Cowlitz County Sheriff’s deputy Justin DeRosier was remembered as a loyal and courageous lawman who “had a heart the size of a mountain” at an April 24 funeral service in the University of Portland’s Chiles Center that attracted thousands of law enforcement officers.
DeRosier was honored at a two-hour service after an hour-long funeral procession that brought his body on a winding path through Longview and Kelso and ended with funerary pomp, motorcycles, bagpipers and thousands of uniformed personnel on the University of Portland campus.
The Chiles Center, which holds nearly 5,000 people, was nearly full.
Brett Myers, Whitman County sheriff, spoke first during the ceremony. DeRosier began his career in law enforcement at the Whitman County Sheriff’s Office.
Myers quoted the saying “Heroes are ordinary people who do extraordinary things.”
“I would take exception,” Myers said. “Justin was anything but ordinary. Justin was an extraordinary person who did extraordinary things.”
DeRosier was the kind of guy “everybody liked” and had a work ethic second to none, Myers said, relating that he often called DeRosier “Boy Wonder.”
“He had qualities you can’t train,” Myers said. “(They were) almost heaven-sent.”
“Justin did everything right that night,” Myers said of the night of April 13, when he died of a gunshot wound during a blocking vehicle call in Kalama. “But heaven called for that Boy Wonder.”
Woodland Police Chief Jim Kelly joked that after knowing DeRosier nearly his entire life, he wanted to convince him to leave the sheriff’s office for Woodland PD.
“Few deputies or officers … would sign in (over the radio) with the enthusiasm of Justin,” Kelly said.
When he learned DeRosier had been shot, “I realized Cowlitz County had lost one of the greatest officers I have ever known,” Kelly said, adding, “Rest well my son.”
Cowlitz County Undersheriff Darren Ullmann said DeRosier “never thought twice” about facing the danger.
“Justin’s destiny (was): To make s—- happen as loudly as possible,” Ullmann laughed. “He had a heart the size of a mountain and an insatiable appetite for knowledge.”
And “because of him, we know it’s OK to hug and cry while in uniform,” Ullmann said. “We really need more Justin DeRosiers, not only as cops but as friends.”
Multiple speakers said they believed that DeRosier, 29, wouldn’t have hesitated to go into law enforcement even had he known he would die in the line of duty just five years after he graduated from the police academy.
The procession into the university began with dozens of police motorcycles, followed by the Seattle Police Pipes & Drums and Portland Police Highland guard performing on drums and bagpipes to lead the rest of the group in.
Hundreds, if not more than a thousand uniformed personnel lined the route, arms raised as they stood stoically. Deputies from the Cowlitz County sheriff’s office overlooked the transfer of DeRosier’s casket to the ceremony.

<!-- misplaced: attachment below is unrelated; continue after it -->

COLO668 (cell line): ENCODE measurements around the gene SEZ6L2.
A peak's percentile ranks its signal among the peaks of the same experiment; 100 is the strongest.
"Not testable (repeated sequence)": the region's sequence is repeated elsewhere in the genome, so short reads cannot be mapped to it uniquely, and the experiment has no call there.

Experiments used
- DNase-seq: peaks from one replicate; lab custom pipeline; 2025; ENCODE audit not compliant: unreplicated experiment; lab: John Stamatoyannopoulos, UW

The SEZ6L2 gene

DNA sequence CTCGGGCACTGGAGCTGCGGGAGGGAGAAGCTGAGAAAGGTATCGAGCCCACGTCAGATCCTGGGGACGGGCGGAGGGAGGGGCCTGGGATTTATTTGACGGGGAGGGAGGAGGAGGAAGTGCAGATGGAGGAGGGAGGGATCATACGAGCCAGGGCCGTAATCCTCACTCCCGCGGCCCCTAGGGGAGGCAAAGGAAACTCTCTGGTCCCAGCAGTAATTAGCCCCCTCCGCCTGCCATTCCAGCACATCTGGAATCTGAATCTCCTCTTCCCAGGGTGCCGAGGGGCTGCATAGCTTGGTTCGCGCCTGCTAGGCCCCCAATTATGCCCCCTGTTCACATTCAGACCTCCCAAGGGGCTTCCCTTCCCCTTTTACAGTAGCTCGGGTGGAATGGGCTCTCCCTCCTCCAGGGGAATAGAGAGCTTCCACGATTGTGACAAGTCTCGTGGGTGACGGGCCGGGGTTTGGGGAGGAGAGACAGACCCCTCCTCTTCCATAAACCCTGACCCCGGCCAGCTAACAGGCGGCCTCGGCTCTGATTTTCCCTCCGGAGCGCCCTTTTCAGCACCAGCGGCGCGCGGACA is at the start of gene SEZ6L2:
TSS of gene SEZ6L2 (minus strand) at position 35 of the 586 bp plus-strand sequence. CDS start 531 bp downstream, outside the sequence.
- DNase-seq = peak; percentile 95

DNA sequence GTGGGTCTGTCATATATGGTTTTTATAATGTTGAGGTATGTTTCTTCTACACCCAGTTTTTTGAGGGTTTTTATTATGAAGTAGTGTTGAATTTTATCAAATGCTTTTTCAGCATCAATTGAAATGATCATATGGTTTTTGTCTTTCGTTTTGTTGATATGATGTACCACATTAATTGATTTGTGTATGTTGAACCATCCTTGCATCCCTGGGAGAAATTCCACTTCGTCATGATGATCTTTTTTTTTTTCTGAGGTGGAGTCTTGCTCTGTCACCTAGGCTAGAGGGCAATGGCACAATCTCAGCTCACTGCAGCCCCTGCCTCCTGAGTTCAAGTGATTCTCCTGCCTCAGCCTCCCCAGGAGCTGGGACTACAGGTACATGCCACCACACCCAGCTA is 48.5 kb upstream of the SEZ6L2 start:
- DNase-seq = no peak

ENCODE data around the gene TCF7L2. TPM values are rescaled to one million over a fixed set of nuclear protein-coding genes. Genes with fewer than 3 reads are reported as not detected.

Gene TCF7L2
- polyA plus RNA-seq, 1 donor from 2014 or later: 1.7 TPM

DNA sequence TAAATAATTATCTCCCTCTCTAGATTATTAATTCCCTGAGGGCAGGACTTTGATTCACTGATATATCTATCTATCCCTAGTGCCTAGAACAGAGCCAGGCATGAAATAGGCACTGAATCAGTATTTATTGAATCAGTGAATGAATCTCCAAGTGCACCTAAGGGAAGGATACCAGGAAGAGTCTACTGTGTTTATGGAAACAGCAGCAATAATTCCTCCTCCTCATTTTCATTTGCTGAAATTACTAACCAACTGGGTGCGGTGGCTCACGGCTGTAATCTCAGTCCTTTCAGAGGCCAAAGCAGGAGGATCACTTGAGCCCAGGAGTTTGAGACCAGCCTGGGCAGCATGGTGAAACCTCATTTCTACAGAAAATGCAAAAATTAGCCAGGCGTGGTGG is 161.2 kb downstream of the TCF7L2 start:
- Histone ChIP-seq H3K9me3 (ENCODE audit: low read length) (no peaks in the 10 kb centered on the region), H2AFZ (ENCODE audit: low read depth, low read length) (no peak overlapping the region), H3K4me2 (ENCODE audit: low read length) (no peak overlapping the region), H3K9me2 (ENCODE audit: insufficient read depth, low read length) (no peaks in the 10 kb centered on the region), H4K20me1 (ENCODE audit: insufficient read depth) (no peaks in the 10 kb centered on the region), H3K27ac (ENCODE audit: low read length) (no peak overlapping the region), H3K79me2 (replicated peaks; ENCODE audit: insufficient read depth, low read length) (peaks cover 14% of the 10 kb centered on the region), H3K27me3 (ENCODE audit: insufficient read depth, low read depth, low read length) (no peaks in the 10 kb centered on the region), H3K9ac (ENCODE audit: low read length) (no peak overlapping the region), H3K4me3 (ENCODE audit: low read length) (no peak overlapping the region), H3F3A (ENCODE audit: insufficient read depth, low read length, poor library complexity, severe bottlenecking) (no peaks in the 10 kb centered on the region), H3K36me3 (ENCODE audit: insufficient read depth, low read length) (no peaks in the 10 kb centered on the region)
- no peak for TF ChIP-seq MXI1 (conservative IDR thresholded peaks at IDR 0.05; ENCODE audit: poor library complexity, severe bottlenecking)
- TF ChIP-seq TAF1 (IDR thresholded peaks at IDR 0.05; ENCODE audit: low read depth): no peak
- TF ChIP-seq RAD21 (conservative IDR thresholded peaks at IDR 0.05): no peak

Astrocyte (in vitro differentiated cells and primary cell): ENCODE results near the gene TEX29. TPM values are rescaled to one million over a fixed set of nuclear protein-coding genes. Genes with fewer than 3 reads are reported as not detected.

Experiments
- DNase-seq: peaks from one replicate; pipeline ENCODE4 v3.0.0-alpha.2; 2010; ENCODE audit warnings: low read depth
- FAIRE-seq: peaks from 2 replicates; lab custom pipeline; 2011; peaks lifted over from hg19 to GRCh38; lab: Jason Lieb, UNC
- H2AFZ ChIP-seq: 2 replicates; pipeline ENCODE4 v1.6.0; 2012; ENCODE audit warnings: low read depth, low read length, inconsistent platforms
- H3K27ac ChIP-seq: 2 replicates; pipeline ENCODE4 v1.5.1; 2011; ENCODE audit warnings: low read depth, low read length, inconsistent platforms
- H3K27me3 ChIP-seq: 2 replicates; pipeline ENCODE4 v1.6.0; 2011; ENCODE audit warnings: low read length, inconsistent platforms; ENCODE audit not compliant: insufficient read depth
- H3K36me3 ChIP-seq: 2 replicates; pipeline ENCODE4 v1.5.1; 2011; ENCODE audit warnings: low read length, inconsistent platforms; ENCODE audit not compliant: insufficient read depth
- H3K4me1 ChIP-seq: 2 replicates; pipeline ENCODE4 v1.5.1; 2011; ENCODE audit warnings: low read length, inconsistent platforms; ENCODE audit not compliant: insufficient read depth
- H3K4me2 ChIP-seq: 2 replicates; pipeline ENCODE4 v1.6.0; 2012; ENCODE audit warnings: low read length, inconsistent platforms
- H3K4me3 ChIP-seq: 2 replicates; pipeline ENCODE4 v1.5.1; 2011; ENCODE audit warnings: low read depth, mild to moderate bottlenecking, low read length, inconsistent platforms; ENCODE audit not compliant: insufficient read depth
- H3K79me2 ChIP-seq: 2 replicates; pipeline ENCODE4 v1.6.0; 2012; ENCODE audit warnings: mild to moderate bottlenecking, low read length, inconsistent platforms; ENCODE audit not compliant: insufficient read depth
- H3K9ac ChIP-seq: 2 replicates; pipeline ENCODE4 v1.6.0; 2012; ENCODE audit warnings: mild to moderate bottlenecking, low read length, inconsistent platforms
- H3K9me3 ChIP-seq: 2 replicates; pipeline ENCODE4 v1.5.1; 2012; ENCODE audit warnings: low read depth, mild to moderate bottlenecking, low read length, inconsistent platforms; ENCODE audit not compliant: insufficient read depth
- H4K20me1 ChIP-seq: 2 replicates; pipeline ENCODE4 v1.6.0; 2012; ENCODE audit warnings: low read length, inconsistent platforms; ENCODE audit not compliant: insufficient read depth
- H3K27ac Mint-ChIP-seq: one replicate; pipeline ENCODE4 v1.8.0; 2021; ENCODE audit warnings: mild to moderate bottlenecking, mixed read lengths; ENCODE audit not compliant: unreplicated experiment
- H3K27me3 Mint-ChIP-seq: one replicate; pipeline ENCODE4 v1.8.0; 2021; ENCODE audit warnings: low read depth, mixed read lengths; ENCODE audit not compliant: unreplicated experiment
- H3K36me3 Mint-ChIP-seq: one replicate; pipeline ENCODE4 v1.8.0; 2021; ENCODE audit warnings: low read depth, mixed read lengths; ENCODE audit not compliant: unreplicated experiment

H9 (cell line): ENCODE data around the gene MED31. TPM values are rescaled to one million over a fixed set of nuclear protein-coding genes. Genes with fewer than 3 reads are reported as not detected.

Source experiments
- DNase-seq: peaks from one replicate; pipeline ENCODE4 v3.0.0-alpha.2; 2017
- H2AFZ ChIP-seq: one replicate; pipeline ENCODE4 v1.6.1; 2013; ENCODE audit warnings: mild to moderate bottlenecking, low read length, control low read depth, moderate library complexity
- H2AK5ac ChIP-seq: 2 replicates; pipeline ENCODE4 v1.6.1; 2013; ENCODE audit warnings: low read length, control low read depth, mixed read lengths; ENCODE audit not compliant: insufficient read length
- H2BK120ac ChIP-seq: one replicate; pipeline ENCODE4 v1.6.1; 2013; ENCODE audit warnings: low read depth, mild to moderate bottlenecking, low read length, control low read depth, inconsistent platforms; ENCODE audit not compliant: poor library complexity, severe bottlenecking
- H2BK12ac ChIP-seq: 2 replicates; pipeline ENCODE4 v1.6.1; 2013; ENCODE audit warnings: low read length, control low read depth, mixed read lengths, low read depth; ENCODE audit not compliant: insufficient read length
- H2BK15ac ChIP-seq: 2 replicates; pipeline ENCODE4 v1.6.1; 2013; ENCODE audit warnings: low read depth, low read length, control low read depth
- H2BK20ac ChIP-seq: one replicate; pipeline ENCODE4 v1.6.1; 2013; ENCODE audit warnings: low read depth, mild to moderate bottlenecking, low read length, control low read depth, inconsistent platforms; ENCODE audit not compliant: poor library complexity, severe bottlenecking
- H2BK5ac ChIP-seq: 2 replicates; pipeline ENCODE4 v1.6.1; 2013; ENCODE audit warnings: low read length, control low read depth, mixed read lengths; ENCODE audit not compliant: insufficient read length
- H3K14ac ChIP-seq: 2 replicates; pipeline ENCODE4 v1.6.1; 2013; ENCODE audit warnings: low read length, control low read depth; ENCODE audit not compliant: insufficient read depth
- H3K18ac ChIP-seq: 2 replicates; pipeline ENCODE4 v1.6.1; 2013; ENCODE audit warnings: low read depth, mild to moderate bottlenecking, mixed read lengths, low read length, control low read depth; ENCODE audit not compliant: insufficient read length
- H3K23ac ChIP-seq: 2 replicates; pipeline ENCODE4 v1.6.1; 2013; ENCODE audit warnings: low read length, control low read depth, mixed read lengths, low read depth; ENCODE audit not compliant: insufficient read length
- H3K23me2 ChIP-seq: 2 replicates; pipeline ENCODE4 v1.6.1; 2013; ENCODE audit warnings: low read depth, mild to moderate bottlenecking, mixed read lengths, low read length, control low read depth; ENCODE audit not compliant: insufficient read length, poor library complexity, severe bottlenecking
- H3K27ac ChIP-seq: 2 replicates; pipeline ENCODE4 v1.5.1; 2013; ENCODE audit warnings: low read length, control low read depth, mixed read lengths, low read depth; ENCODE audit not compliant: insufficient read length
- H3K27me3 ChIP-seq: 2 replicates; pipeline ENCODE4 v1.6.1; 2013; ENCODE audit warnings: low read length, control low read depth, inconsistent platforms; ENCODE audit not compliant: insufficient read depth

Personnel came from Washington and Oregon sheriffs’ offices and police departments, EMS and firefighting agencies. Even Homeland Security was present.
A Pierce County sheriff’s deputy who only gave his first name — Bob — said it was an honor to be there representing another agency.
“It’s a fallen brother, killed in the line of duty. … I think it’s an honor to do this. Come out and show support.”
Two crossed firefighter ladders on the route of the procession displayed the same flag used in the 2011 memorial service held at the Chiles center for Rainier Police Chief Ralph Painter, who was shot in the line of duty that January.
The “crossed ladders” tradition is a symbolic way of honoring the fallen, said Vancouver Fire Department Captain Perry LeDoux.
“It’s difficult, because you know the cost that is associated with this,” LeDoux said. “Whether it be a loss in either law enforcement, or fire service, it hurts no matter what. We’re all partners. ... We all know the underlying reason why we’re here, and that kind of hurts, but it’s good to support and honor Justin and his family. That’s what we want them mostly to see. That’s the reason why we’re here, is to show them how much care for him and to know that they’re not alone.”
It’s a demonstration of support for DeRosier and for fellow first responders, LeDoux said.
“We’re all in the same mission. Any day could be our last day, and we see it. It’s a fairly tight bond. We’re all looking out for each other. … If we have an issue, they’re there for us.”
“We’re together in the streets, and we grieve together,” Longview fire Lt. Scott Kerker added. “For a lot of the guys who work in the same jurisdiction or area, it’s a first-name basis. You see them on EMS calls. They have a problem, we’re there for them and vice-versa.”
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